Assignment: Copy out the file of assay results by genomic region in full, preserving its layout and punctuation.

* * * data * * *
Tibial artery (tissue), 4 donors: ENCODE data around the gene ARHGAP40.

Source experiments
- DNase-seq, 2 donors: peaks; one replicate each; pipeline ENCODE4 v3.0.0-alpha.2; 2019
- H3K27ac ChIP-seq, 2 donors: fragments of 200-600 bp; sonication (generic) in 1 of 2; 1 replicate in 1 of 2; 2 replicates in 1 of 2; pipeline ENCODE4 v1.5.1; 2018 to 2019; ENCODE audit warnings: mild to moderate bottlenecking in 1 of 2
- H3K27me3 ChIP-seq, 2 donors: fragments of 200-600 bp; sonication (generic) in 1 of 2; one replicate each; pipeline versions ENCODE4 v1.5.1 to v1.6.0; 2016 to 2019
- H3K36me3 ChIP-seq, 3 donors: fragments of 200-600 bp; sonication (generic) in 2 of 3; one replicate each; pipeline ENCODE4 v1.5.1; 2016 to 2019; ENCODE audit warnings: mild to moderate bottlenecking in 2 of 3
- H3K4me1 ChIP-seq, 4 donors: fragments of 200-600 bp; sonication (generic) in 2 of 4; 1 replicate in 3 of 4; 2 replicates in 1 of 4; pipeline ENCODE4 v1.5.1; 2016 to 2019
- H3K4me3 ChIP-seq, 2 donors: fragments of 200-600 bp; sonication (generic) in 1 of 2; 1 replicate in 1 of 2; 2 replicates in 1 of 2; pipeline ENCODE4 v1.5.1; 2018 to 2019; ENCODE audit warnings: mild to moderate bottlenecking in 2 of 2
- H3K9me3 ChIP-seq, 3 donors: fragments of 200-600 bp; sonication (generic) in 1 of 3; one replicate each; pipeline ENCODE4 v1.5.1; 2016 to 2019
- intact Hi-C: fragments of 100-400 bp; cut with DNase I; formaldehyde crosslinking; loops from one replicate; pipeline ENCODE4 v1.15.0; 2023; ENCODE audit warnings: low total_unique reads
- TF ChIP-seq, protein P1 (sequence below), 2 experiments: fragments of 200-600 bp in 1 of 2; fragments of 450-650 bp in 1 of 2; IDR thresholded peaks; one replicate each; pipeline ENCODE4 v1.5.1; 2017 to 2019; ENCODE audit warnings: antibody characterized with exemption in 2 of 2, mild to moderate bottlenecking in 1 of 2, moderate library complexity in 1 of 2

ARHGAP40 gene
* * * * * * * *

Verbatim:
Tibial artery (tissue), 4 donors: ENCODE data around the gene ARHGAP40.

Source experiments
- DNase-seq, 2 donors: peaks; one replicate each; pipeline ENCODE4 v3.0.0-alpha.2; 2019
- H3K27ac ChIP-seq, 2 donors: fragments of 200-600 bp; sonication (generic) in 1 of 2; 1 replicate in 1 of 2; 2 replicates in 1 of 2; pipeline ENCODE4 v1.5.1; 2018 to 2019; ENCODE audit warnings: mild to moderate bottlenecking in 1 of 2
- H3K27me3 ChIP-seq, 2 donors: fragments of 200-600 bp; sonication (generic) in 1 of 2; one replicate each; pipeline versions ENCODE4 v1.5.1 to v1.6.0; 2016 to 2019
- H3K36me3 ChIP-seq, 3 donors: fragments of 200-600 bp; sonication (generic) in 2 of 3; one replicate each; pipeline ENCODE4 v1.5.1; 2016 to 2019; ENCODE audit warnings: mild to moderate bottlenecking in 2 of 3
- H3K4me1 ChIP-seq, 4 donors: fragments of 200-600 bp; sonication (generic) in 2 of 4; 1 replicate in 3 of 4; 2 replicates in 1 of 4; pipeline ENCODE4 v1.5.1; 2016 to 2019
- H3K4me3 ChIP-seq, 2 donors: fragments of 200-600 bp; sonication (generic) in 1 of 2; 1 replicate in 1 of 2; 2 replicates in 1 of 2; pipeline ENCODE4 v1.5.1; 2018 to 2019; ENCODE audit warnings: mild to moderate bottlenecking in 2 of 2
- H3K9me3 ChIP-seq, 3 donors: fragments of 200-600 bp; sonication (generic) in 1 of 3; one replicate each; pipeline ENCODE4 v1.5.1; 2016 to 2019
- intact Hi-C: fragments of 100-400 bp; cut with DNase I; formaldehyde crosslinking; loops from one replicate; pipeline ENCODE4 v1.15.0; 2023; ENCODE audit warnings: low total_unique reads
- TF ChIP-seq, protein P1 (sequence below), 2 experiments: fragments of 200-600 bp in 1 of 2; fragments of 450-650 bp in 1 of 2; IDR thresholded peaks; one replicate each; pipeline ENCODE4 v1.5.1; 2017 to 2019; ENCODE audit warnings: antibody characterized with exemption in 2 of 2, mild to moderate bottlenecking in 1 of 2, moderate library complexity in 1 of 2

ARHGAP40 gene